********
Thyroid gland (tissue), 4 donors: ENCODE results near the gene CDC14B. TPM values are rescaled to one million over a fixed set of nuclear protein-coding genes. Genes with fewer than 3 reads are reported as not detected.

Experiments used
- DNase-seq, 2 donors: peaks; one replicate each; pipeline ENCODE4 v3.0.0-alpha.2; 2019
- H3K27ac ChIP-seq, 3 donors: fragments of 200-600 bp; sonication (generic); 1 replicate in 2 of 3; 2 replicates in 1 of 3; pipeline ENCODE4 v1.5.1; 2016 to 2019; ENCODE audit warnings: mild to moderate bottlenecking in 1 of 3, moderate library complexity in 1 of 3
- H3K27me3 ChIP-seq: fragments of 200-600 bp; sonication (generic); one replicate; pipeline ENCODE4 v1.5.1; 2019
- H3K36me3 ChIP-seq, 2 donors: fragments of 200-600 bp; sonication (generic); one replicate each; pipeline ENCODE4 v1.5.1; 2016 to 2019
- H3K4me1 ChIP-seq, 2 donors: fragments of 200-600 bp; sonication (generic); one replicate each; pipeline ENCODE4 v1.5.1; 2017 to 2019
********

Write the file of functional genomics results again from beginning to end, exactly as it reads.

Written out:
Thyroid gland (tissue), 4 donors: ENCODE results near the gene CDC14B. TPM values are rescaled to one million over a fixed set of nuclear protein-coding genes. Genes with fewer than 3 reads are reported as not detected.

Experiments used
- DNase-seq, 2 donors: peaks; one replicate each; pipeline ENCODE4 v3.0.0-alpha.2; 2019
- H3K27ac ChIP-seq, 3 donors: fragments of 200-600 bp; sonication (generic); 1 replicate in 2 of 3; 2 replicates in 1 of 3; pipeline ENCODE4 v1.5.1; 2016 to 2019; ENCODE audit warnings: mild to moderate bottlenecking in 1 of 3, moderate library complexity in 1 of 3
- H3K27me3 ChIP-seq: fragments of 200-600 bp; sonication (generic); one replicate; pipeline ENCODE4 v1.5.1; 2019
- H3K36me3 ChIP-seq, 2 donors: fragments of 200-600 bp; sonication (generic); one replicate each; pipeline ENCODE4 v1.5.1; 2016 to 2019
- H3K4me1 ChIP-seq, 2 donors: fragments of 200-600 bp; sonication (generic); one replicate each; pipeline ENCODE4 v1.5.1; 2017 to 2019